Last week’s poll: managing immigration after Brexit

Should migrants from the European Union have priority to enter the UK after we leave the union?

migrants

In a policy announcement at last week’s Conservative party conference, the government declared that EU citizens will no longer be given priority to live and work in the UK after Brexit. As a consequence, UK citizens may have to apply for visas to work and travel in Europe.

A recent report from the government’s own Migration Advisory Committee, concluded that EU immigrants contribute more to the economy and use less public services than migrants from outside the EU. It also found no evidence that immigration had significant impact on overall employment and unemployment of the UK-born workforce, although on the latter point it conceded that impact may vary between lower-skilled and higher-skilled workforces.

Despite the statistics, respondents to our poll overwhelmingly backed a merit-based system where the same criteria are applied to all potential immigrants, regardless of nationality. A significant majority of 65 per cent favoured this option in last week’s poll, ostensibly showing support for the government’s declared position. A quarter of respondents signalled that priority for EU citizens should be maintained on the basis that it smooths relations with our closest trading partners, while just two per cent felt EU citizens should be prioritised to maximise tax revenues.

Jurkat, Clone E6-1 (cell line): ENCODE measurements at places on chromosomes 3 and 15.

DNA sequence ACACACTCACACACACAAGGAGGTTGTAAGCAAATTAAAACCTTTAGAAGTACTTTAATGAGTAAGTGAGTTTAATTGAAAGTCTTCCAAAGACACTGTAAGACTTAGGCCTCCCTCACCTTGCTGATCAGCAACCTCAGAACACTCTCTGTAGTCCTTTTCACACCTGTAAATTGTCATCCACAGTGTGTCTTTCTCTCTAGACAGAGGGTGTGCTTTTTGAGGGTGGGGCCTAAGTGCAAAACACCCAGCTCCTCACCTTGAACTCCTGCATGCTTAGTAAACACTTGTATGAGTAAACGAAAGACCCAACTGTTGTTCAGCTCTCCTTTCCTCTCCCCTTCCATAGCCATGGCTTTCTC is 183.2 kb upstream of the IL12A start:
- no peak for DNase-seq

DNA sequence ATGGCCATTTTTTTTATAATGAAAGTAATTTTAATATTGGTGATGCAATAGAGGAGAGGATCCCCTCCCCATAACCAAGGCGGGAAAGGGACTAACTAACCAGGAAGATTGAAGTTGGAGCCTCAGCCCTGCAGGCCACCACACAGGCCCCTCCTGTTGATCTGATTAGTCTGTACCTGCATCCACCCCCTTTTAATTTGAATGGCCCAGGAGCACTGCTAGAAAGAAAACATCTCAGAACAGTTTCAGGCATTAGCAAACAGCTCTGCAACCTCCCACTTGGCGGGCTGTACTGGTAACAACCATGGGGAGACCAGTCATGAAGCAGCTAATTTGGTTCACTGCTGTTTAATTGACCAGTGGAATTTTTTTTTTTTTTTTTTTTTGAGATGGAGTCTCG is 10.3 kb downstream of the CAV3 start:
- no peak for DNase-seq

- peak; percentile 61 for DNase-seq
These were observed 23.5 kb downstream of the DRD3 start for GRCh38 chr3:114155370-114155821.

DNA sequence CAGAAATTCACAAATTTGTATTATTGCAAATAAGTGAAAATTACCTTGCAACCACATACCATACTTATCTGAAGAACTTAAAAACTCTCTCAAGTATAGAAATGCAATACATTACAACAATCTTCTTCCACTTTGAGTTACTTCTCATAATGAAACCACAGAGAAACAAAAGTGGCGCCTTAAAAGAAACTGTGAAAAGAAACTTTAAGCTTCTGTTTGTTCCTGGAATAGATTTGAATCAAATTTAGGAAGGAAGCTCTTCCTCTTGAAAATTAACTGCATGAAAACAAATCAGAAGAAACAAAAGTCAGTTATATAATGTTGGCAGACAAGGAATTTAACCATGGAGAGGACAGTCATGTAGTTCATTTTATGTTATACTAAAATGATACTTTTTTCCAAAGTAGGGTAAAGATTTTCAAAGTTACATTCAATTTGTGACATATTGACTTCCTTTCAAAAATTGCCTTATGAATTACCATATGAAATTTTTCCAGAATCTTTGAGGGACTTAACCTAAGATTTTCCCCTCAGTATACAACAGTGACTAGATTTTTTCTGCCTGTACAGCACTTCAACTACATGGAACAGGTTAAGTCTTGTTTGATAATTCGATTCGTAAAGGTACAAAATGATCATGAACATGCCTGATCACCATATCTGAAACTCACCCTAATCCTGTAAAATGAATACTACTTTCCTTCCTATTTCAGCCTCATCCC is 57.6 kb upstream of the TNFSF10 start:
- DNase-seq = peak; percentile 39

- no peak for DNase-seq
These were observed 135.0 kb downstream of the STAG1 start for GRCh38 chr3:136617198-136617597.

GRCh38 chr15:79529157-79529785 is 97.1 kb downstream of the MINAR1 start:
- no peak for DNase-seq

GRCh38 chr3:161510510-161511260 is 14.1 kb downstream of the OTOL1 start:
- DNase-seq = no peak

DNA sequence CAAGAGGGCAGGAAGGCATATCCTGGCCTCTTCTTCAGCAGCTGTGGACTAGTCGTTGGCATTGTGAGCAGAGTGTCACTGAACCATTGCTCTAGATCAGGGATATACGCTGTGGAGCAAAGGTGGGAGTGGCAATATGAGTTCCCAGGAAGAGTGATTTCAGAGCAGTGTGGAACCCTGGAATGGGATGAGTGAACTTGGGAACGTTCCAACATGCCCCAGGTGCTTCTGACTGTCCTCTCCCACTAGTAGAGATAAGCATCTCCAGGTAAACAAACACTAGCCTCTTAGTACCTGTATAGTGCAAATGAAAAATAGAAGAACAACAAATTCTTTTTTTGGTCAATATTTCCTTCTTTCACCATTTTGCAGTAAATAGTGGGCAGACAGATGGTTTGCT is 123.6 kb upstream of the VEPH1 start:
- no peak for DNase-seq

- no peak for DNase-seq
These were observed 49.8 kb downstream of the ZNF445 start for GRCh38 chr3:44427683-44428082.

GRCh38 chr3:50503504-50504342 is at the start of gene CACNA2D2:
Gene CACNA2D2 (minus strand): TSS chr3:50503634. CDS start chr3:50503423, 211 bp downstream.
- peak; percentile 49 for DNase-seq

Unsurprisingly, given the subject matter, opinions below the line were impassioned.

“It looks like we will need another ‘Windrush’ input from the Commonwealth countries – if they want to come – to do the jobs that the UK workers won’t do,” declared a reader with the username Sandy. “Who will pull parsnips, wash cars, change sheets etc. when the Eastern Europeans can’t come?”

Elsewhere, Another Steve commented: “Immigration should be directly tied to the country’s skill needs. Applicants should be assessed based on a fair and open competition that looks at the skills, a definite job offer, financial viability and health of all applicants. Short term, low skilled, seasonal workers should be managed outside of this system using temporary visas.”

The comments section below will remain open and we welcome further contributions, but please remember to keep it civil. Our reader guidelines for engagement can be found here.